That is why the economic sterility of the system is ethically problematic: not because it is fraudulent, but because it makes it all the more coercive. There is no fund of capital that might have enabled us to liquidate it. The generation that voted SS into being were handcuffing us to a monster. In this way, what they did was profoundly anti-democratic.

Update: Also, see this.
* Interestingly enough, when Junior pays more that Gramps needs, a trust fund accumulates, but by law this money must be spent on government bonds. In other words, it goes into the pockets of the perpetrator of the scheme. Again, like a Ponzi snow job.

** In 77% of cases, the employee's contribution plus that of the employer (which ultimately comes out of the employee's hide as well) is greater than the entire federal income tax paid by the worker.


Miss Catwalker said...

u are right.Iam tired of paying ss and dont know where the corrupted politicians invest it!

Mark M said...

I agree with your thoughts on how SS creates a vicious cycle. In advocating the dismantling of SS, I believe it should be done in some tiered way. For example, people who are now 55 get 100% of their promised benefit, but people my age (20's) get 0% (but have to keep paying in). People in the middle would be somewhere between 0 and 100%, on an increasing scale with age (the older you are, the less time you have to adjust your behavior.)

Yes, it bothers me that I'll need to keep paying in with the understanding I'll receive no benefit at the end, but I think it's worth it if that's what it takes to dismantle this thing.

The perverse incentives created by a government guaranteed retirement are incredible.

Lester Hunt said...


Yes, that may be the only way to do it. Here too, as you point out, someone will be hurt.

Rich Rostrom said...

"when Junior pays more that Gramps needs, a trust fund accumulates, but by law this money must be spent on government bonds. In other words, it goes into the pockets of the perpetrator of the scheme. Again, like a Ponzi snow job."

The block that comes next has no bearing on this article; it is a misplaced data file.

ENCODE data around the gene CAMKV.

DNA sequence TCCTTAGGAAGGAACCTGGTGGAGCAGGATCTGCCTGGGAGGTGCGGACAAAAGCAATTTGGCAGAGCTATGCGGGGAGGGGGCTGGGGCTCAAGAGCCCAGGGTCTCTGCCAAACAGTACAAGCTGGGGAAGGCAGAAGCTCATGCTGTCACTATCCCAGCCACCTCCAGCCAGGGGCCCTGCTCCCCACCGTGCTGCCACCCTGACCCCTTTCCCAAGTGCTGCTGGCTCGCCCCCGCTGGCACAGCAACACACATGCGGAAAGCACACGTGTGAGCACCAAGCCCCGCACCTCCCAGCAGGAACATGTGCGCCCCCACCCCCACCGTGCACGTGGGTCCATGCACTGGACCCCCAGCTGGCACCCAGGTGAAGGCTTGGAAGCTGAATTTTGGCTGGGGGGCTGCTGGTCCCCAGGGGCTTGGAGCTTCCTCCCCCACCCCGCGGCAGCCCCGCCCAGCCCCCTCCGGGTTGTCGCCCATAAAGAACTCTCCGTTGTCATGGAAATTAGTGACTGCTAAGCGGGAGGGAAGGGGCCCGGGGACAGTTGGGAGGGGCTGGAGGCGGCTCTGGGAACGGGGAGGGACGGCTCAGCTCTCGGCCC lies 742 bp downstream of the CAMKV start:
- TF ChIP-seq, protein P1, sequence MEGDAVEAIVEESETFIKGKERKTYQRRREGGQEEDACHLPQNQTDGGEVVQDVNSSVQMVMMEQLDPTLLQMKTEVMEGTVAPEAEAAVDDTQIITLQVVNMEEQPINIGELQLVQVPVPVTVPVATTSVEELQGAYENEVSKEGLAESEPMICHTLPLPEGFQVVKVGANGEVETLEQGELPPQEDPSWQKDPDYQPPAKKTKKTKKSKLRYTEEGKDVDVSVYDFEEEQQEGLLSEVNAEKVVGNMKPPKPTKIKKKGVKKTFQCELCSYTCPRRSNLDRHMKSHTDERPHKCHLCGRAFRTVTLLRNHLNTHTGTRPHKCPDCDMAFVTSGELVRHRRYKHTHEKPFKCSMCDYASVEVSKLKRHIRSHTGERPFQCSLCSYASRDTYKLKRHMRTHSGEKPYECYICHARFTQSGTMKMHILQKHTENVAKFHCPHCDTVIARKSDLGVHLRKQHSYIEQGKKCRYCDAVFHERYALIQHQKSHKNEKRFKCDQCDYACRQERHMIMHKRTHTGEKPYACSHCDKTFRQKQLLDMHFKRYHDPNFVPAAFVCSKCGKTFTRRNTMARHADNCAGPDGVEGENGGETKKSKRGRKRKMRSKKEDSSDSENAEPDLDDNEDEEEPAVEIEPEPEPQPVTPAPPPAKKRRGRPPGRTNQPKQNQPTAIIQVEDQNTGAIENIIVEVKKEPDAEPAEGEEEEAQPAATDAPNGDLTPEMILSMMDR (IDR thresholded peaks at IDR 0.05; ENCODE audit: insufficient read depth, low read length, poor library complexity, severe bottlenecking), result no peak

Wrong. The "SS trust fund" is lent to the Treasury, with explicit repayment obligation. Thus the Federal government does not gain anything.

However - SS as Ponzi scheme.

A Ponzi scheme induces new investors to put money in by paying generous returns to old investors out of the new investors' contributions.

SS, it could be said, induces the American people to keep paying into SS by paying generous benefits to retirees out of current contributions.

The people choose to keep paying by electing legislators that vote for sustaining and increasing SS taxes.

I don't know what would happen if a political faction actually proposed to end payroll taxation and cut SS to match. The elderly would be outraged, but would the non-elderly be significantly attracted? Or would they too be worried about losing expected benefits?

I think the latter would happen to a substantial degree, and it's interesting that voters could be so affected by a long-term expectation.

Lester Hunt said...


I was thinking that buying gov't bonds is (a form of) loaning it money. The issue you go on to raise sounds a lot like the one I talk about in my next post on this subject.